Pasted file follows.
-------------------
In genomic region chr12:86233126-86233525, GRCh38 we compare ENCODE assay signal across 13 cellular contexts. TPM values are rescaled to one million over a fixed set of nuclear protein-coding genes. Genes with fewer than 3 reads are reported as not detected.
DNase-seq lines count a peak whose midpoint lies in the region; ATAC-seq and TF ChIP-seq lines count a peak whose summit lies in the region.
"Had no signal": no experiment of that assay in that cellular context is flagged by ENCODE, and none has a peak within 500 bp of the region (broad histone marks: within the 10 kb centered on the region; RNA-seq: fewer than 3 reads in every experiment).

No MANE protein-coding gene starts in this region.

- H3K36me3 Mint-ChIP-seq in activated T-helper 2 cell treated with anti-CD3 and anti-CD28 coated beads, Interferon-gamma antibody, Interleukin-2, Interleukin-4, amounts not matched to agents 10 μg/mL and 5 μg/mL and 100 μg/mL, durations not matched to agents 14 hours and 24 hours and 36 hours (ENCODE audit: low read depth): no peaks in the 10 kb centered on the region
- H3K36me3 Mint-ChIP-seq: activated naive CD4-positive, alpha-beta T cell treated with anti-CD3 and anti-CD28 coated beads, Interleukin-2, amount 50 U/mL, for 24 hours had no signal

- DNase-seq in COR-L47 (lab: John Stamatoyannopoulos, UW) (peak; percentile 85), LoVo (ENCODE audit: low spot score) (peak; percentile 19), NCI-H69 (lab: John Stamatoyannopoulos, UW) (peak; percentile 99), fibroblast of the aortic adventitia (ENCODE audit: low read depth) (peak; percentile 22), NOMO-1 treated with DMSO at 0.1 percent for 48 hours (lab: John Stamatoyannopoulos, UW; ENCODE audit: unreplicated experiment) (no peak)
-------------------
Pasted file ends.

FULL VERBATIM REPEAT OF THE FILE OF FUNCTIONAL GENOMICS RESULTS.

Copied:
In genomic region chr12:86233126-86233525, GRCh38 we compare ENCODE assay signal across 13 cellular contexts. TPM values are rescaled to one million over a fixed set of nuclear protein-coding genes. Genes with fewer than 3 reads are reported as not detected.
DNase-seq lines count a peak whose midpoint lies in the region; ATAC-seq and TF ChIP-seq lines count a peak whose summit lies in the region.
"Had no signal": no experiment of that assay in that cellular context is flagged by ENCODE, and none has a peak within 500 bp of the region (broad histone marks: within the 10 kb centered on the region; RNA-seq: fewer than 3 reads in every experiment).

No MANE protein-coding gene starts in this region.

- H3K36me3 Mint-ChIP-seq in activated T-helper 2 cell treated with anti-CD3 and anti-CD28 coated beads, Interferon-gamma antibody, Interleukin-2, Interleukin-4, amounts not matched to agents 10 μg/mL and 5 μg/mL and 100 μg/mL, durations not matched to agents 14 hours and 24 hours and 36 hours (ENCODE audit: low read depth): no peaks in the 10 kb centered on the region
- H3K36me3 Mint-ChIP-seq: activated naive CD4-positive, alpha-beta T cell treated with anti-CD3 and anti-CD28 coated beads, Interleukin-2, amount 50 U/mL, for 24 hours had no signal

- DNase-seq in COR-L47 (lab: John Stamatoyannopoulos, UW) (peak; percentile 85), LoVo (ENCODE audit: low spot score) (peak; percentile 19), NCI-H69 (lab: John Stamatoyannopoulos, UW) (peak; percentile 99), fibroblast of the aortic adventitia (ENCODE audit: low read depth) (peak; percentile 22), NOMO-1 treated with DMSO at 0.1 percent for 48 hours (lab: John Stamatoyannopoulos, UW; ENCODE audit: unreplicated experiment) (no peak)